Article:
Now that we’ve seen goddesses inhabiting trees in the two cultures closest to ancient Israel, wouldn’t it make sense for there to be a tree in the Bible named after a goddess?
There is just such a woman in the bible, although without the designation “goddess;” Eve, chavah or hawwah as seen in Chapter 2. In Hebrew, the “tree of Life” is the tree of ha-hay-yim.
Ha-hay-yim is a variation of hawwah (with masculine plural “eem” or “yim”). The tree of life, literally translated, means the tree of Eve (transcendent of gender) in its grandest, most powerful aspect. This is the same aspect of the “eem” plural seen in Elohim in Chapter 8. Ha–hay–yim is LIFE/EVE writ large in the fullness of all mystery.
Among the many languages deriving from the same source, called Central Semitic,[i] are Aramaic, Arabic, and Hebrew. Comparative etymology shows that it is not just the tree that is a namesake to Eve. As Walker points out, “In Arabic, the words for ‘snake,’ ‘life’ and ‘teaching’ are all related to the name of Eve – the biblical versions of the Goddess with her serpent form, who gave the food of enlightenment to the first man.”[ii] In Arabic and Aramaic the word for serpent is hayyat. The letters “w” and “y” are interchangeable.
Eve (hawwah) was encouraged by an aspect of herself (hayyat) to eat the fruit from another aspect of herself, the tree of life (ha-hay-yim). The three elements; tree of life, Eve, and serpent are one and the same, a unity of symbols, the Great Goddess in three aspects.
[i] http://en.wikipedia.org/wiki/Central_Semitic_languages; consulted February 214. Also in Jean; 53-55. He calls the common root the “Phoenician alphabet.”
[ii] Walker, Barbara G., The Woman’s Dictionary of Symbols and Sacred Objects Harper SanFrancisco, 1988; 388.
Now that we’ve seen goddesses living in trees in two cultures that surrounded Israel (Sumeria, Egypt), shouldn’t we be able to find a goddess in a tree in Israel. Yes, we should! Here is how we find Her.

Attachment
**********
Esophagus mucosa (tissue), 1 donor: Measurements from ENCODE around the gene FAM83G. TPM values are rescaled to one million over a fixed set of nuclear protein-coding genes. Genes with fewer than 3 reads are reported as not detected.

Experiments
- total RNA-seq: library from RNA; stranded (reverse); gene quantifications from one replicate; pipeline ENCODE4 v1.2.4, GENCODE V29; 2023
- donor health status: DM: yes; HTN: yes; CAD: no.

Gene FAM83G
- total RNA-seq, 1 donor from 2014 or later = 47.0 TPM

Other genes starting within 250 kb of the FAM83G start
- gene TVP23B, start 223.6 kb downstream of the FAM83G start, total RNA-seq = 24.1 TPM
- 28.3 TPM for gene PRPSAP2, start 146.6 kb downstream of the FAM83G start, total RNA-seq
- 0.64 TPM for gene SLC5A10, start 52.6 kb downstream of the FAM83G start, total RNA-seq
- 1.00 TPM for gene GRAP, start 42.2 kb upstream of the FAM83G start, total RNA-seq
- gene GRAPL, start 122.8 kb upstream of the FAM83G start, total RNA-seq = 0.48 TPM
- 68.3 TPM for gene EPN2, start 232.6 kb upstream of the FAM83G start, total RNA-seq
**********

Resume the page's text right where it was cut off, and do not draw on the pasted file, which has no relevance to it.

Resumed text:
To find our goddess in a tree, we have to look into Hebrew. The word for life in Hebrew is chai familiarly known in the phrase l’chaim – a Hebrew toast meaning “to life.” Chai is two letters – hhets and yud.
Another form of the word life is chai’ah or hhets, yud and heh. Below are the words with their Hebrew and English letters lined up (as best I can with this formatting) and with the phonetic pronunciations in parentheses. Note that Hebrew is written from right to left so the first letter of a word is at the right.
Chai: yud (ya) hhets (ch)
Chai’ah: heh (ha) yud (ya) hhets (ch)
ח י ה
The name of Eve in Hebrew is Hhawah hhets, vav and heh
Eve in Hebrew:
Eve: heh (ha) vav (va’ or wa’) hhets (ch)
ח ו ה
In the Bible, the tree of life is the tree of ha-ch-ya-eem (or ha chaim):
mem (im) yud (ya) yud (ya) hhets (ch) heh(ha)
ה ח י י מ
What can be gleaned by examining these words and their spelling? 1) The words for life and for Eve are variations of each other. Eve means life. 2) The word used with the tree of life is the word for life (or Eve) made plural.
In English we make a word plural by adding an “s” to the end of the word. In Hebrew, there are two ways to make a word plural. One of them is to add the sound “eem” or yud mem to the end of the word. In English, when a word is plural it means more than one In Hebrew when a word is plural it can mean more than one but it also has another meaning – it can be mean something bigger, more immense, grander. For example, in English we would say “one flower” or “two flowers” representing amounts. In Hebrew, it could be “one flower” meaning a single flower or “one flowers” representing grandeur. “One flowers” is a flower which more: bigger, flower-y, splendid. This is the Hebraic logic behind the title of my book, ONE GODS.
Notice: The words for life, Eve and tree of life are all variants of each other. This means that the Tree of Life is quite literally the Tree of Eve. Next up: How we know the goddess and The Tree are one.